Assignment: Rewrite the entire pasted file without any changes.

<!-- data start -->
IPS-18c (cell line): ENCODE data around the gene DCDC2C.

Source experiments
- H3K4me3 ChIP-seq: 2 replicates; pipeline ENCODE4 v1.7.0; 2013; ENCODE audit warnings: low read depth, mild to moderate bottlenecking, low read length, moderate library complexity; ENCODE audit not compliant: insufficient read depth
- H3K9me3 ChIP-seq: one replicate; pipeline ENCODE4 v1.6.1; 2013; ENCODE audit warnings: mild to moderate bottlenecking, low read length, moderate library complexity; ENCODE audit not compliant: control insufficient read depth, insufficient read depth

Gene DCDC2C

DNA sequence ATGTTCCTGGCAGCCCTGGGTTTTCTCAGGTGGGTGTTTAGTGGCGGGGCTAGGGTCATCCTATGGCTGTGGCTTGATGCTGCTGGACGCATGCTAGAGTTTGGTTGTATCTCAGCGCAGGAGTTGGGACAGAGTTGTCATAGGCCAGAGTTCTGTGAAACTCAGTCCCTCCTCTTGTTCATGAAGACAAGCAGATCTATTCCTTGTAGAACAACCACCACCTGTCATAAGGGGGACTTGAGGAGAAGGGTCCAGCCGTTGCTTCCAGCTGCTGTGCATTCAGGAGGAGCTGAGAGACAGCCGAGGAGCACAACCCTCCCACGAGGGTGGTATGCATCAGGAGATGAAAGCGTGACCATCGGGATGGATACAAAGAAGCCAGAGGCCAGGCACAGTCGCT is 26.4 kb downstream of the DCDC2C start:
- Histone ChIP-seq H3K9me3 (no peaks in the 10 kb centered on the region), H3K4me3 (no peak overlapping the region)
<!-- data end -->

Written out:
IPS-18c (cell line): ENCODE data around the gene DCDC2C.

Source experiments
- H3K4me3 ChIP-seq: 2 replicates; pipeline ENCODE4 v1.7.0; 2013; ENCODE audit warnings: low read depth, mild to moderate bottlenecking, low read length, moderate library complexity; ENCODE audit not compliant: insufficient read depth
- H3K9me3 ChIP-seq: one replicate; pipeline ENCODE4 v1.6.1; 2013; ENCODE audit warnings: mild to moderate bottlenecking, low read length, moderate library complexity; ENCODE audit not compliant: control insufficient read depth, insufficient read depth

Gene DCDC2C

DNA sequence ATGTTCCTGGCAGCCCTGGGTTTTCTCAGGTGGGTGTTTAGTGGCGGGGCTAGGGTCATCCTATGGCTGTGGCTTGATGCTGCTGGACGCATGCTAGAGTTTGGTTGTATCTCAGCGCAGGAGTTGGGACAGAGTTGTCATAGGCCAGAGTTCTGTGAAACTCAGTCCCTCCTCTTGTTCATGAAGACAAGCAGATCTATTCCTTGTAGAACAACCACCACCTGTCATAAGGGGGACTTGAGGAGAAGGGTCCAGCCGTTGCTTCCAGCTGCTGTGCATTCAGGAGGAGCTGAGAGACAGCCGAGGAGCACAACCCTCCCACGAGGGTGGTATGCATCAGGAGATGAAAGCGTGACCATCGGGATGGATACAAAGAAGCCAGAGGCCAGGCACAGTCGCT is 26.4 kb downstream of the DCDC2C start:
- Histone ChIP-seq H3K9me3 (no peaks in the 10 kb centered on the region), H3K4me3 (no peak overlapping the region)